Is AI the Future of Fintech?
The prevalence of Artificial Intelligence (AI) in fintech is growing steadily and experts believe the next few years will show a particularly notable increase in the use of this flourishing technology for improved financial controls and operations. Along with the software and platform fintech arena, AI enabled products and services will impact on managed services, cloud deployments, and applications in the fintech spectrum, all of which already extract significant amounts of data, thus encouraging broader use of analytics and AI interventions. Unsurprisingly, global giants such as Microsoft, Google, IBM, and Amazon Web Services are key influencers in the expansion of AI into fintech but a current lack of skilled professionals able to combine AI technology with fintech innovations is a serious impediment to the partnership.
According to Richard Peers, Director of Financial Services Industry at Microsoft, AI is the future of fintech, in part because the huge volumes of data being garnered could never be responded to quickly enough without it. He also predicts that in the coming years we’ll see a surge of AI jobs previously unimagined. Currently, specialists such as machine learning engineers, data scientists, business intelligence developers, and computer vision engineers are in high demand, and though we can expect growth in each of these fields, new collaborations such as the trending fintech/AI alliance will likely keep the AI career path highly dynamic.
The original fintech disruption is old news and though we continue to see enhancements to money lending solutions, funding schemes, mobile payment platforms, and investment tools, the fintech landscape has achieved a good degree of acceptance in the mainstream. AI, however, is currently finding its way into several fintech categories including insurance, personal finance, compliance and fraud detection, and debt collection, and as such is ensuring the fintech industry continues to evolve and innovate at a steady pace. At present, China shows the greatest fintech investment of over $10 billion in 2017, and says Albert Chan, Accenture’s Managing Director of Financial Services in China, “Many of China’s financial service companies are making investments in fintech companies and exploring cutting-edge solutions such as blockchain technology.” Experts suggest that AI, with its promise of deep learning and speedy decision-making, is a significant driver of such investment.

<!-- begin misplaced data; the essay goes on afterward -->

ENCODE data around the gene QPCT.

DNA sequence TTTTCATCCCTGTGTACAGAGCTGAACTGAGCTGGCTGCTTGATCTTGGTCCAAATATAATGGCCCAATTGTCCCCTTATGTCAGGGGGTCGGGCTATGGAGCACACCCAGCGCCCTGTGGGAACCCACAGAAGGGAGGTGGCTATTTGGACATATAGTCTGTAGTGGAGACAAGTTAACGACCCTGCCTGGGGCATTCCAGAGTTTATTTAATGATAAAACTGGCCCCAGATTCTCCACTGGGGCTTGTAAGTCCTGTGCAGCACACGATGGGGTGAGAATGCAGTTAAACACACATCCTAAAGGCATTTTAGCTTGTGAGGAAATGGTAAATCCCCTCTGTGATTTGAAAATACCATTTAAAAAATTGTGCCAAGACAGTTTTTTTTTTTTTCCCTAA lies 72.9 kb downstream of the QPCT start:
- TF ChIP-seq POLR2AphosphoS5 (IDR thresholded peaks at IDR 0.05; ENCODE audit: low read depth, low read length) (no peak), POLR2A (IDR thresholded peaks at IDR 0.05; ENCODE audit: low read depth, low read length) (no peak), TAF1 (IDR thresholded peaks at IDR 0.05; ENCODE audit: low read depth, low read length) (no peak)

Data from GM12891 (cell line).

A notable dilemma, however, regulation has for some time been considered an obstacle to fintech development though most recognize the necessity of at least some form of control; in the US the concern is that an overly complex regulatory environment is preventing fintech success and allowing European competitors an unobstructed race to the finish. AI has regularly assisted with ensuring compliance but encouragingly there is a strong feeling that going forward it could be used to manage the intricacies of compliance through automation of monitoring and awareness, and to translate ambiguous rules into arrangements easily decoded by machines. AI could be the next step to increased compliance efficiency, which may result in reduced costs associated with compliancy but an overall boost to regulatory fulfilment; such regulatory demystification promises continued fintech progression.
It seems going forward that AI will have a meaningful role to play in fintech in both discernible and covert modes, and it may indicate a new disruption in the financial services industry. Proficiency, accuracy, and a deeper utility of data are aids AI brings to every industry it enters, but perhaps fintech with its risks and consequence most needs this dispassionate assistance. Of course, no matter the automation, analytics, and deep learning applied, the financial sector will likely always hold a certain level of risk and we can’t expect a fintech-AI collaboration to rid the world of economic strain just yet.
By Jennifer Klostermann